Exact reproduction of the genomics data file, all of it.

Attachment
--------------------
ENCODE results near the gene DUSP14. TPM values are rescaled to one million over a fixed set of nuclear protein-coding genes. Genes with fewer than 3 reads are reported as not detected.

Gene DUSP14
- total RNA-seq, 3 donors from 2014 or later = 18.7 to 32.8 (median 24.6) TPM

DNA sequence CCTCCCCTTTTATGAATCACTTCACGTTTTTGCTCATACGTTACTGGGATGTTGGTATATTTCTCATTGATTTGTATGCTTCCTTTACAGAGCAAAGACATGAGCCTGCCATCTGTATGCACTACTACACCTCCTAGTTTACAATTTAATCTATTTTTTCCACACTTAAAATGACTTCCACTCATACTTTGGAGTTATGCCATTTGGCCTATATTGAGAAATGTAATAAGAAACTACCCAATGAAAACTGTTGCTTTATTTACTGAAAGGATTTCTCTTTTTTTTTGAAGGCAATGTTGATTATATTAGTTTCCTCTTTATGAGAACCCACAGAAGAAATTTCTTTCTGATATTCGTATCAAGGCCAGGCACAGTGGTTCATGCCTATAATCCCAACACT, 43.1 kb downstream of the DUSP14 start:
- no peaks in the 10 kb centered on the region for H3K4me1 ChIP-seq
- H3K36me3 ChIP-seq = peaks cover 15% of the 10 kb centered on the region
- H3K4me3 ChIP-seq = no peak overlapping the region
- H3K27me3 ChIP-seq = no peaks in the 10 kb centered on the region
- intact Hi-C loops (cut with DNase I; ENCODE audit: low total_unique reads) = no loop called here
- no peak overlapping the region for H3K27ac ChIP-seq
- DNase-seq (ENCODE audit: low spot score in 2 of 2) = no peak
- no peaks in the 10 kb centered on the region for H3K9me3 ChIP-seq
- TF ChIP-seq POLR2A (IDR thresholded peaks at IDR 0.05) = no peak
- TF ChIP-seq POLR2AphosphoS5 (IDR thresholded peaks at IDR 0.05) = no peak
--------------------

ENCODE results near the gene DUSP14. TPM values are rescaled to one million over a fixed set of nuclear protein-coding genes. Genes with fewer than 3 reads are reported as not detected.

Gene DUSP14
- total RNA-seq, 3 donors from 2014 or later = 18.7 to 32.8 (median 24.6) TPM

DNA sequence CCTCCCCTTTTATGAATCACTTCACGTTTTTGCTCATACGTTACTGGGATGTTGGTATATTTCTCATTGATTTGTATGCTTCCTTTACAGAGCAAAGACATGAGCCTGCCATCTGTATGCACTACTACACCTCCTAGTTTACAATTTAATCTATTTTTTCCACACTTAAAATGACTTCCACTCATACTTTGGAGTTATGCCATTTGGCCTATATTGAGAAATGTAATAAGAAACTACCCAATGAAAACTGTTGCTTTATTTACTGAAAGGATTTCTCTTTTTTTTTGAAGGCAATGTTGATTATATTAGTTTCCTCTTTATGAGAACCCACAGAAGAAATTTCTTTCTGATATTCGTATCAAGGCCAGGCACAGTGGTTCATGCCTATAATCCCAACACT, 43.1 kb downstream of the DUSP14 start:
- no peaks in the 10 kb centered on the region for H3K4me1 ChIP-seq
- H3K36me3 ChIP-seq = peaks cover 15% of the 10 kb centered on the region
- H3K4me3 ChIP-seq = no peak overlapping the region
- H3K27me3 ChIP-seq = no peaks in the 10 kb centered on the region
- intact Hi-C loops (cut with DNase I; ENCODE audit: low total_unique reads) = no loop called here
- no peak overlapping the region for H3K27ac ChIP-seq
- DNase-seq (ENCODE audit: low spot score in 2 of 2) = no peak
- no peaks in the 10 kb centered on the region for H3K9me3 ChIP-seq
- TF ChIP-seq POLR2A (IDR thresholded peaks at IDR 0.05) = no peak
- TF ChIP-seq POLR2AphosphoS5 (IDR thresholded peaks at IDR 0.05) = no peak